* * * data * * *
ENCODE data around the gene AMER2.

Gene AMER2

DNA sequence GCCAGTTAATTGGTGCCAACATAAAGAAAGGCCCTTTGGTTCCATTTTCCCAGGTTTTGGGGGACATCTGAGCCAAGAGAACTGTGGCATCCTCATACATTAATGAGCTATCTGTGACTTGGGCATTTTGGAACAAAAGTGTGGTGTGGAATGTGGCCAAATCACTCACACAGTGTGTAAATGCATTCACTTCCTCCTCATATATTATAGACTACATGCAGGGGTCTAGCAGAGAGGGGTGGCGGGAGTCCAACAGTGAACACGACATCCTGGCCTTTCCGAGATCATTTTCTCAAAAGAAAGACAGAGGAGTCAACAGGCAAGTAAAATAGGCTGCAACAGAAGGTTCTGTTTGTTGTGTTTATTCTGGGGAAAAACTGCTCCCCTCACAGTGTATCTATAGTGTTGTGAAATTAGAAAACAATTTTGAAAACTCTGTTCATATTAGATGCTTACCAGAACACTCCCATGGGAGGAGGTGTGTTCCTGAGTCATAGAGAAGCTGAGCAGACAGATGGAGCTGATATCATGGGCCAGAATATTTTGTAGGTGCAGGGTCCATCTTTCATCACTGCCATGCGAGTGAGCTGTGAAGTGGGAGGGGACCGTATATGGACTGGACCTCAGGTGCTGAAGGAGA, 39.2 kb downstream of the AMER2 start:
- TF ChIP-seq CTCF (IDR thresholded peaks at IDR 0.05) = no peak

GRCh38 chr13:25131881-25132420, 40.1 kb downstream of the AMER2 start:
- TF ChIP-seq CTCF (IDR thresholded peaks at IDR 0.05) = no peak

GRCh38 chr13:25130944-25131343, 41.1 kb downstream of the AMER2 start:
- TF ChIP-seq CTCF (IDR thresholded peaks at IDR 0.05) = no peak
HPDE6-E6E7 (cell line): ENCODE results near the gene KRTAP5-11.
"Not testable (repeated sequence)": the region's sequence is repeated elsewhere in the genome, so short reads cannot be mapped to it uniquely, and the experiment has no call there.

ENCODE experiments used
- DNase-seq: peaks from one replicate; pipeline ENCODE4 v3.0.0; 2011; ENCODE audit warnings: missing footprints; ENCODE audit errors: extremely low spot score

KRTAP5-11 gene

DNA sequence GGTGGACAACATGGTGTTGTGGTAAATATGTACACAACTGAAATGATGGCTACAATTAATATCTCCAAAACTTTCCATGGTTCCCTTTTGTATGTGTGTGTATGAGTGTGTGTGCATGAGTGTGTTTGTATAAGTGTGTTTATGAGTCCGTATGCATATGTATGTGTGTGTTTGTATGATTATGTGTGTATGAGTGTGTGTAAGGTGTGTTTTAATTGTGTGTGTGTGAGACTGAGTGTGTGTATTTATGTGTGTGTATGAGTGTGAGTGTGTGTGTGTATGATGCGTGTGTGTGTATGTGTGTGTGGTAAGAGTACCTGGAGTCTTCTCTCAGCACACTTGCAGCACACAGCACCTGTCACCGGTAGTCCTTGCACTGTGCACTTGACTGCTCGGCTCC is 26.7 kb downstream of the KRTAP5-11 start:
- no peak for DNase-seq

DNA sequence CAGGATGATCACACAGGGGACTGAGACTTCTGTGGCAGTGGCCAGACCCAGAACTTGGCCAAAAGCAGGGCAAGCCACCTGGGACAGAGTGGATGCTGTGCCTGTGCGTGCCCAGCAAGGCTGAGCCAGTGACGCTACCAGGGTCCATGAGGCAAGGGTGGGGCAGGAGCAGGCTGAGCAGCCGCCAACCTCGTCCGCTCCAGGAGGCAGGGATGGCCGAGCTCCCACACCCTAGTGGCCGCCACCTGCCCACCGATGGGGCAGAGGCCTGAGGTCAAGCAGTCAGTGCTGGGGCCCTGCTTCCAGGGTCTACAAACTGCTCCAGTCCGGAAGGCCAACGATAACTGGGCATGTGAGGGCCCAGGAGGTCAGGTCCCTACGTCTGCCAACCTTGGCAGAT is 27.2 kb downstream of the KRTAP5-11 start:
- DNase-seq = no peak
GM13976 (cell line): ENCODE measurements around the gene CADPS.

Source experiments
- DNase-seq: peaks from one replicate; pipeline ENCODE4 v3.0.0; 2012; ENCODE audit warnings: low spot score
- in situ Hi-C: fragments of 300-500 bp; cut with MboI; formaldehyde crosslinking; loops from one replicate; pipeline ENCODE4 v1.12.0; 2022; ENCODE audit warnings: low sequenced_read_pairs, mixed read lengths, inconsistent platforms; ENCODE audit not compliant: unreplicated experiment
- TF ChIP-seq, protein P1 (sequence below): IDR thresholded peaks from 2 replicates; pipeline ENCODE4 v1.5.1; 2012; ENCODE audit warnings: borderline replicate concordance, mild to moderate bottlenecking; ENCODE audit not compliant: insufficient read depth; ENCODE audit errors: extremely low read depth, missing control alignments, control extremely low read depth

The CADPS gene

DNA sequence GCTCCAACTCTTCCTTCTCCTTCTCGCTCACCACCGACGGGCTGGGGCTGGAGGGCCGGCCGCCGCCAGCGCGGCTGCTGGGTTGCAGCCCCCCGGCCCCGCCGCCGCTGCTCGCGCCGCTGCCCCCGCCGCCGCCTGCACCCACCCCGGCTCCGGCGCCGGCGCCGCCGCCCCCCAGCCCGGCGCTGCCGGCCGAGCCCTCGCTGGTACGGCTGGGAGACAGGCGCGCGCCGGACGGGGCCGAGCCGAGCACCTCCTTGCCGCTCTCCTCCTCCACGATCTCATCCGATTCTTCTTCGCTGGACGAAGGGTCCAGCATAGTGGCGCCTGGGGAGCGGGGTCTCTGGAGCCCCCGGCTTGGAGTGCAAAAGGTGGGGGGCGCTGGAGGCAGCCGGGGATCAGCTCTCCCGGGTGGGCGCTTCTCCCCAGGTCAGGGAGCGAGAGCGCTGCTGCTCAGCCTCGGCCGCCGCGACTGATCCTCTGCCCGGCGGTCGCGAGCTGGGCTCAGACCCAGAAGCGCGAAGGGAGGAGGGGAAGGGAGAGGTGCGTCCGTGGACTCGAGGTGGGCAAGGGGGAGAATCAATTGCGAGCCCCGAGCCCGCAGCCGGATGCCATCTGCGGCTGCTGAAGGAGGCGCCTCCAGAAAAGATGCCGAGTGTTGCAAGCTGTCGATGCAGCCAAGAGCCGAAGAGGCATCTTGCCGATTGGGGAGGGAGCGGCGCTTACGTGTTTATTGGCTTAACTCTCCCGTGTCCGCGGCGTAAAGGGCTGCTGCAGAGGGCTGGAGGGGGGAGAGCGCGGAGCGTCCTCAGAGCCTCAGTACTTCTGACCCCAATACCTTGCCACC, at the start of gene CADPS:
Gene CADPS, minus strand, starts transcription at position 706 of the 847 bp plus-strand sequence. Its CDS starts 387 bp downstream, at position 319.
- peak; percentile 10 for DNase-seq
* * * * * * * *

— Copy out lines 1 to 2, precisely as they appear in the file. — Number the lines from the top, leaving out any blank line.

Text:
ENCODE data around the gene AMER2.

Gene AMER2